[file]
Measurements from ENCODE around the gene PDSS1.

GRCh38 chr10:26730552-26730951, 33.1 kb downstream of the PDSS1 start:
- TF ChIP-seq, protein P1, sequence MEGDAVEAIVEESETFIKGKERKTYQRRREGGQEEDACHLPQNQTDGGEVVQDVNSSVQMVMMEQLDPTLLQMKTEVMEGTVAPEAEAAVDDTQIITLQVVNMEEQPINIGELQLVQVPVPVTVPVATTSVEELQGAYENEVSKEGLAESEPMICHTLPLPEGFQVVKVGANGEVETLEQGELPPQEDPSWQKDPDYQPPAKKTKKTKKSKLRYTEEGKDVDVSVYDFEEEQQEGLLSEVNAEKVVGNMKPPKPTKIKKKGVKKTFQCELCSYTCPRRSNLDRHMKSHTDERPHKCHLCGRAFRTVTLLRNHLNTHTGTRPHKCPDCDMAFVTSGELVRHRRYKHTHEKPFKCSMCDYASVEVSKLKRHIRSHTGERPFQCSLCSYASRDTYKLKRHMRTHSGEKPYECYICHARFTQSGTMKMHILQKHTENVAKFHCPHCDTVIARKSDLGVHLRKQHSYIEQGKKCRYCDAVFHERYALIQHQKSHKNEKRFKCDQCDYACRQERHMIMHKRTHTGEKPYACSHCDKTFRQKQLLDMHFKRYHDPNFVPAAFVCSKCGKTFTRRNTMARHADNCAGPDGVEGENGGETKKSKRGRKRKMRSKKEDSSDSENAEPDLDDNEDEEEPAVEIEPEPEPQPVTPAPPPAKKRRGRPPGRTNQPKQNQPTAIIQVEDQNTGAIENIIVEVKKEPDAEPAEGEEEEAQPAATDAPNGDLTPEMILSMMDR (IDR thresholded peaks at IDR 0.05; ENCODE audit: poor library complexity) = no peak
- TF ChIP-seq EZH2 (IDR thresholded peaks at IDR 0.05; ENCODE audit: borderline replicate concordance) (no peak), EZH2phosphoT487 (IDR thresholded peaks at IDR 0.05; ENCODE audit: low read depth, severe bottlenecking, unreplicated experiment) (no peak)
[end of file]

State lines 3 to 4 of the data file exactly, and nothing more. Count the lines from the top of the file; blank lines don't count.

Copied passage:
- TF ChIP-seq, protein P1, sequence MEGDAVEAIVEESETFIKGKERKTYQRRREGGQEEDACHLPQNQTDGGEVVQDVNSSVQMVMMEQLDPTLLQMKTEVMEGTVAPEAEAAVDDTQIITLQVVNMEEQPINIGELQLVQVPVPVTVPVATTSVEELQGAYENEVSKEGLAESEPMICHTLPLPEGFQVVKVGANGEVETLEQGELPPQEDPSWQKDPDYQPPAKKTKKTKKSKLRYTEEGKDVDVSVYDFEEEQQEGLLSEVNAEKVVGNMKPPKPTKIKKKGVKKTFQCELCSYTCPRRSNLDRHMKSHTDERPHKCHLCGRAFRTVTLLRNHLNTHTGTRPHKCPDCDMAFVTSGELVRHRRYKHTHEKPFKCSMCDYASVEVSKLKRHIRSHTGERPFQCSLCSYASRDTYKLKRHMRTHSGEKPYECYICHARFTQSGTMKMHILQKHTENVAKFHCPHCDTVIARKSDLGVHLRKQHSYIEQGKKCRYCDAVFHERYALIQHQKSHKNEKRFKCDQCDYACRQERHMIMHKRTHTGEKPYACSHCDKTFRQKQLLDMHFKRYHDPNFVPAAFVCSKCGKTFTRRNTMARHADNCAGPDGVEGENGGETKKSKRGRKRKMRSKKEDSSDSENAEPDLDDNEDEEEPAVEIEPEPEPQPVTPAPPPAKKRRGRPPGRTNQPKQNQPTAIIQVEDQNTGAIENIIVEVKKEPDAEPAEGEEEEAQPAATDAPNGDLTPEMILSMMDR (IDR thresholded peaks at IDR 0.05; ENCODE audit: poor library complexity) = no peak
- TF ChIP-seq EZH2 (IDR thresholded peaks at IDR 0.05; ENCODE audit: borderline replicate concordance) (no peak), EZH2phosphoT487 (IDR thresholded peaks at IDR 0.05; ENCODE audit: low read depth, severe bottlenecking, unreplicated experiment) (no peak)